A ground-breaking new study has found that self-monitoring using digital health tools - including apps, wearables and websites - is associated with weight loss.
Study co-author Dr Shelley Patel, from the Stanford University School of Medicine, specialises in researching digital health strategies for obesity treatment and prevention.
She joined Sunday Morning to discuss the study, which was published online in Obesity, The Obesity Society's flagship journal.
The long and short of it, Dr Patel says, is that digital monitoring tools are not a marketing gimmick, they actually work for people.
“There has been a previous review about a decade ago that looked at self-monitoring for weight loss but almost none of the studies involved digital health, so this is really the first focus on digital health tools for self-monitoring.”
And, of course, tech has changed a great deal in the past decade. She says the kind of tools they looked at are one’s where people recorded what they ate, how many steps they were taking, or what their body weight was day to day.
“We found that the most popular tools were websites and mobile apps, particularly commercial apps that exist on your smartphones. Many weight loss programmes included wearable devices – things like a fitness tracker or a watch that is able to track your physical activity throughout the day – were quite common.”
Another device was smart scales that can measure body fat, heart rate and weight and send that data to a user’s phone.
“We need devices that facilitate and promote behaviour change. Self-monitoring is something that has shown to be a strong predictor of weight loss and these tools are able to aid in that process of tracking… it makes the process a lot quicker and less burdensome.
“I think that’s the key and that’s how a lot of digital health products can make this tracking a lot easier.”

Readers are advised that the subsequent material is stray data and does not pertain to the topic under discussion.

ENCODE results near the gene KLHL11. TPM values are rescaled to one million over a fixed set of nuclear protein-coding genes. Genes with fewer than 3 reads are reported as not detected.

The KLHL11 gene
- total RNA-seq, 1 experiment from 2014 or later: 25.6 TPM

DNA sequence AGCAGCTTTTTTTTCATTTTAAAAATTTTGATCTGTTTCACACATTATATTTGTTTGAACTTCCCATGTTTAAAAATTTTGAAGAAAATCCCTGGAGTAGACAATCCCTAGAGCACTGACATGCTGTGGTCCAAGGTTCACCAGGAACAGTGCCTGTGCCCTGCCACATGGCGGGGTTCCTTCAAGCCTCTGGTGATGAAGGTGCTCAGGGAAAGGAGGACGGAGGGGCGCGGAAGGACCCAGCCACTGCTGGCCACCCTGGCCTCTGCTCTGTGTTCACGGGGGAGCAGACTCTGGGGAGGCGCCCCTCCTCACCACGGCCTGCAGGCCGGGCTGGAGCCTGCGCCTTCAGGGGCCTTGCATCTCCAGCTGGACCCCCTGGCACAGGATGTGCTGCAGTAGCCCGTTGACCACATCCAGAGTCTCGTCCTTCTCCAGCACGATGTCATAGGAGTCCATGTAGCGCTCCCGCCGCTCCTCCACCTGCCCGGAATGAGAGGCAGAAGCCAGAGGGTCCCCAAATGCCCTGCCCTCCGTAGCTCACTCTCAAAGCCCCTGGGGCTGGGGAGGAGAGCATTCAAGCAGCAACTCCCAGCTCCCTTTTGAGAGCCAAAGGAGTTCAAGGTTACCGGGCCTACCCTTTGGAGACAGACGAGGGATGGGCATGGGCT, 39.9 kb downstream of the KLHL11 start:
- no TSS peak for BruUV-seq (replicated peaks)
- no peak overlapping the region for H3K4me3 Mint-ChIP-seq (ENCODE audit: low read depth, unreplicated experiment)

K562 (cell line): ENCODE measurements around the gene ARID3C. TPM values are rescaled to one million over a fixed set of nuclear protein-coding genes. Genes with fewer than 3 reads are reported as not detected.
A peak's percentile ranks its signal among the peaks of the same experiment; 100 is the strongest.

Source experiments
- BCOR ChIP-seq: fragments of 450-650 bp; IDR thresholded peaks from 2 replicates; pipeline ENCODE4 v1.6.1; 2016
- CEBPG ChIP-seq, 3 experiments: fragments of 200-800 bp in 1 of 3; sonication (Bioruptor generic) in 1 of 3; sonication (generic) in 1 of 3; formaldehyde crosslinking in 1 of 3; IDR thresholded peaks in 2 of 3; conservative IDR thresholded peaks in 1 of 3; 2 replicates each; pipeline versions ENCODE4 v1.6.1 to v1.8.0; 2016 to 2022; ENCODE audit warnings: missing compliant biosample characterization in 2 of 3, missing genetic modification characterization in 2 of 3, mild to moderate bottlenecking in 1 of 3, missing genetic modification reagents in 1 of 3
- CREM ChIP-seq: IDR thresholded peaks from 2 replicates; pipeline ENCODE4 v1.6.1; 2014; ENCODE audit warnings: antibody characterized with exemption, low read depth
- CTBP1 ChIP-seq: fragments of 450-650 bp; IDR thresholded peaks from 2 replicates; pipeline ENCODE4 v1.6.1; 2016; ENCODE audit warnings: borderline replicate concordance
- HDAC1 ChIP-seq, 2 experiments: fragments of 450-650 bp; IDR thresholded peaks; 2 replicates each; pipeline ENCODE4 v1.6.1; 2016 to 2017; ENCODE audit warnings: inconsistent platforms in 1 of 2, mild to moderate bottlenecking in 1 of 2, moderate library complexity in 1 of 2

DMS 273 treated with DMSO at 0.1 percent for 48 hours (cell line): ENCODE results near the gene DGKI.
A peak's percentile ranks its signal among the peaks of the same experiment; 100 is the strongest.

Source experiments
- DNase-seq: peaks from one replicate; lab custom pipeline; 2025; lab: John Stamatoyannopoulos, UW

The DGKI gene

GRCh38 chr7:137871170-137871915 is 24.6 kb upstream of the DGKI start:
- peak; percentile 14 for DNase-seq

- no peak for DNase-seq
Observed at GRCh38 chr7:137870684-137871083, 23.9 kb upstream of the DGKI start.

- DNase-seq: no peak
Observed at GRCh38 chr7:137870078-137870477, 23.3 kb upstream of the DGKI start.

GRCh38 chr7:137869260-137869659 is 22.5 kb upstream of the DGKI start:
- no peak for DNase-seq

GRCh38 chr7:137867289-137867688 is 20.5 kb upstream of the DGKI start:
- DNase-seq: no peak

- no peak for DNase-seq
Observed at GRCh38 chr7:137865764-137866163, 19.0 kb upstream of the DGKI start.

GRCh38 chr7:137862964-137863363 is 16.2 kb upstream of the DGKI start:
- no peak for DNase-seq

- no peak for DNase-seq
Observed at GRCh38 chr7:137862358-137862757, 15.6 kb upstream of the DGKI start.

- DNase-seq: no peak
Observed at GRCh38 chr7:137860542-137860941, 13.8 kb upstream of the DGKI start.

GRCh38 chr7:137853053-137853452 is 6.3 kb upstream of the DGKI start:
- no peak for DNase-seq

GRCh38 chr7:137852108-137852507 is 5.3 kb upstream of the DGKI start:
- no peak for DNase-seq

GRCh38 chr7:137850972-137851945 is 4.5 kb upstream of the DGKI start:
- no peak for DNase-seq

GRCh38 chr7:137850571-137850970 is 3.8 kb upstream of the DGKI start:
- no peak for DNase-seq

They also found that the more people tracked, the more weight they lost.
“We don’t know if the people who lost weight were motivated and therefore continued to track more, or whether the tracking was the driver for the weight loss, but we definitely know they are highly correlated and associated in three out of four weight loss programmes.”
She says that the benefits of tracking could potentially get greater as the technology gets better. For instance, people need to write down what they’re eating to track it, but several people are working on how user’s might be able to just take a photo of the food they’re eating to have it recorded.
While wearable devices might be prohibitively expensive for some people, she says the prices are beginning to come down as more enter the market. And apps for tracking diets are often freely available.
Dr Patel says that a combination of both tracking activity and diet is more beneficial for weight loss and previous studies of activity tracking wearables which claimed they don’t promote weight loss are slightly misguided.
“We know that to promote weight loss, particularly at the beginning, changing your diet is very critical. While physical activity is good for your health, what often drives the weight loss for someone is the dietary change.
“Once you enter the weight loss maintenance portion of your weight loss programme, that’s where physical activity can become really important. Simply working on your physical activity levels from the beginning may not be sufficient.”
She says that wearables can help with the process of getting into physical activity, but people who want to lose weight need to commit to behavioural changes.
“I think it’s technology plus commitment to the weight loss process.”